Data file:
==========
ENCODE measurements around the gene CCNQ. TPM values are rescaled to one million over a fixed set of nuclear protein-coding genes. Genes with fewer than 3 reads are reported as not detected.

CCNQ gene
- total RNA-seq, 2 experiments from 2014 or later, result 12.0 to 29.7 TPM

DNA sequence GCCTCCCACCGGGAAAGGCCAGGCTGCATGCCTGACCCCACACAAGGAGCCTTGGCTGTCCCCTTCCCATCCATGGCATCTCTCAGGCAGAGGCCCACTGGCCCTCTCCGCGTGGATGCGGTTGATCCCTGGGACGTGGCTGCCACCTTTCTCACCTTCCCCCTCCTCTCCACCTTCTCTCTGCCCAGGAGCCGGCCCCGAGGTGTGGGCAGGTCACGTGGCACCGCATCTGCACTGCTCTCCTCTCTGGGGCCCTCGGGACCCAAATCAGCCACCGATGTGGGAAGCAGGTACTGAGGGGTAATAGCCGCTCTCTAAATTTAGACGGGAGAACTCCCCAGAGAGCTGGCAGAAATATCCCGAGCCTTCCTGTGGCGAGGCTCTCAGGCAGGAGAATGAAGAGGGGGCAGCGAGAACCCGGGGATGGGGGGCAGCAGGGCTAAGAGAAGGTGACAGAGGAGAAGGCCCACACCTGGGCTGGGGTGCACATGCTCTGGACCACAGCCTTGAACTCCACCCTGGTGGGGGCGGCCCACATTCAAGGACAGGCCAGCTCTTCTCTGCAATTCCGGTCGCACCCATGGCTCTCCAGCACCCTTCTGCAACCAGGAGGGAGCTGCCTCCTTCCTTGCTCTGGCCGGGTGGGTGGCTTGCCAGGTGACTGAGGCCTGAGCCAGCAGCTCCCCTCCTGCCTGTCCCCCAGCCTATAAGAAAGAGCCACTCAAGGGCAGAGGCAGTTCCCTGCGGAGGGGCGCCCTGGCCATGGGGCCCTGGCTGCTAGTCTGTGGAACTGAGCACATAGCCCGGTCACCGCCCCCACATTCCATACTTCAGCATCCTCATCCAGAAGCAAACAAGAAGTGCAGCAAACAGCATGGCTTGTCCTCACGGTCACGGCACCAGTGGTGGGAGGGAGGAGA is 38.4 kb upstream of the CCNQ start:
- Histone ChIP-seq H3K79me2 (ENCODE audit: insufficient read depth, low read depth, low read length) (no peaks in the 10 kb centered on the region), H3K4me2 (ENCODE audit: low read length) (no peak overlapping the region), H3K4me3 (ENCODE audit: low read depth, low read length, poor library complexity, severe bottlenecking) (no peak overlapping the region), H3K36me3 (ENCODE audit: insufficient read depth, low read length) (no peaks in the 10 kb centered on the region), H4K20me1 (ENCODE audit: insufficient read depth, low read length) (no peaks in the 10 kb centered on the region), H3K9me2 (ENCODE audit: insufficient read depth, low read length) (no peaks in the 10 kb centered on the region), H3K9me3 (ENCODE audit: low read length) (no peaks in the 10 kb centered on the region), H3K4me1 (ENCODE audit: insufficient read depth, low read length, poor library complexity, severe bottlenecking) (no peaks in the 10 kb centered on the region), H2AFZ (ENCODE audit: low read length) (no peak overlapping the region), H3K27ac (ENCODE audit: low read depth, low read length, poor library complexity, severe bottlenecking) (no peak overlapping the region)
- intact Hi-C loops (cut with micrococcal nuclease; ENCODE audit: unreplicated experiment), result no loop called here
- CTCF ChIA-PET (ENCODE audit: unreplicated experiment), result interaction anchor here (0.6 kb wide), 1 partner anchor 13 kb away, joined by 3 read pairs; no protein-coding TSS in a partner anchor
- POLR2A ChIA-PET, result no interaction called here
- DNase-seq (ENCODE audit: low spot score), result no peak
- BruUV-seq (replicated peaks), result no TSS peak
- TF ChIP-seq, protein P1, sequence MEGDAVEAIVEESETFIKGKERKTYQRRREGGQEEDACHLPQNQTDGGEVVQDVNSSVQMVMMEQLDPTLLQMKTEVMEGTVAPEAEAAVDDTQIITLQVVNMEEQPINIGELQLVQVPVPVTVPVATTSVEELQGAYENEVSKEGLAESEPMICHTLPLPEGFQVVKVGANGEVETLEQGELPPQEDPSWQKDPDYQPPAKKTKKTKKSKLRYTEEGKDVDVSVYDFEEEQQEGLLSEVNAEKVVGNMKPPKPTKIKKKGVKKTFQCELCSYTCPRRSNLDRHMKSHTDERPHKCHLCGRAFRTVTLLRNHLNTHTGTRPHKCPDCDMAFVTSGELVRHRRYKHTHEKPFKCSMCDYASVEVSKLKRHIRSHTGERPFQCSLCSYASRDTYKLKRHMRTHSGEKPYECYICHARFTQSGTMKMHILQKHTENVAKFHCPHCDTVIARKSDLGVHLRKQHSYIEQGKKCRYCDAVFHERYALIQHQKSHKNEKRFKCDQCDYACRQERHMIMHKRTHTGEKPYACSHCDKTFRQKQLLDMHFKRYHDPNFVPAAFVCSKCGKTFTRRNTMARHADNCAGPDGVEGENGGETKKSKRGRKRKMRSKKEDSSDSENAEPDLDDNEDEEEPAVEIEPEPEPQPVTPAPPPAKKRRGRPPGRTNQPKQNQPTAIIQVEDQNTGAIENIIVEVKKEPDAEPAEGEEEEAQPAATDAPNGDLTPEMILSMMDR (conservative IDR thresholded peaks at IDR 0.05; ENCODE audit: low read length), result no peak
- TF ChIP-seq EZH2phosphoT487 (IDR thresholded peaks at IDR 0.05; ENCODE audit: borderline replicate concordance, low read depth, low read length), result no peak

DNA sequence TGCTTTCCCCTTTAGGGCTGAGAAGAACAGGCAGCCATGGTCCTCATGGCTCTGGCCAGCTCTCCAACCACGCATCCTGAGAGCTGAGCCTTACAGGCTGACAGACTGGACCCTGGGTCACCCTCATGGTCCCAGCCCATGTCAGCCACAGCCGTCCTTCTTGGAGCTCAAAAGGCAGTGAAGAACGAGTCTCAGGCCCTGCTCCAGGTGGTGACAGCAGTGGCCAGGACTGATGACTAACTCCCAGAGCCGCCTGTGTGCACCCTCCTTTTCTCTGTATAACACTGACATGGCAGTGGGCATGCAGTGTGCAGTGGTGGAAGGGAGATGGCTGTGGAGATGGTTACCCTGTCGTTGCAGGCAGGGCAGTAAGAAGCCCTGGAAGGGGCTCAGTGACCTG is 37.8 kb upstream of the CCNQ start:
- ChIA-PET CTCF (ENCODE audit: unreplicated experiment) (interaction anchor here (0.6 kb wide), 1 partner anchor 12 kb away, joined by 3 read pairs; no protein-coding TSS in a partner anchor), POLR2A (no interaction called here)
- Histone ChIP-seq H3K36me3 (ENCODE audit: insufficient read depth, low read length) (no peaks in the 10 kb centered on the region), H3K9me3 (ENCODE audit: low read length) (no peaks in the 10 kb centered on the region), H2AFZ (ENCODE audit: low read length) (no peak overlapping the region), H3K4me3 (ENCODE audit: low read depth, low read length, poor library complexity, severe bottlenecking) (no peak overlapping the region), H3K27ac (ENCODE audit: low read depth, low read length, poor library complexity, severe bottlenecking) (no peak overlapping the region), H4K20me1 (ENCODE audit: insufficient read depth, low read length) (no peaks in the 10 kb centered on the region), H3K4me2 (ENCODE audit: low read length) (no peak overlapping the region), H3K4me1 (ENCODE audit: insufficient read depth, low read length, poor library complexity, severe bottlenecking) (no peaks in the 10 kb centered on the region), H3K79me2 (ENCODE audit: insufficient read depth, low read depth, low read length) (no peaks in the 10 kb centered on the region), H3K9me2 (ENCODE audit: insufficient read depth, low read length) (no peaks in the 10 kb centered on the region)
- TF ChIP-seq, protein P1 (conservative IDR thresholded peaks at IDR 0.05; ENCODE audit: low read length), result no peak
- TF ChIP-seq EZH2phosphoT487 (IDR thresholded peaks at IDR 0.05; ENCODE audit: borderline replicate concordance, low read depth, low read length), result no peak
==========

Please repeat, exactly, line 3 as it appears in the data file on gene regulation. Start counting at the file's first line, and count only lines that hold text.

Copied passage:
- total RNA-seq, 2 experiments from 2014 or later, result 12.0 to 29.7 TPM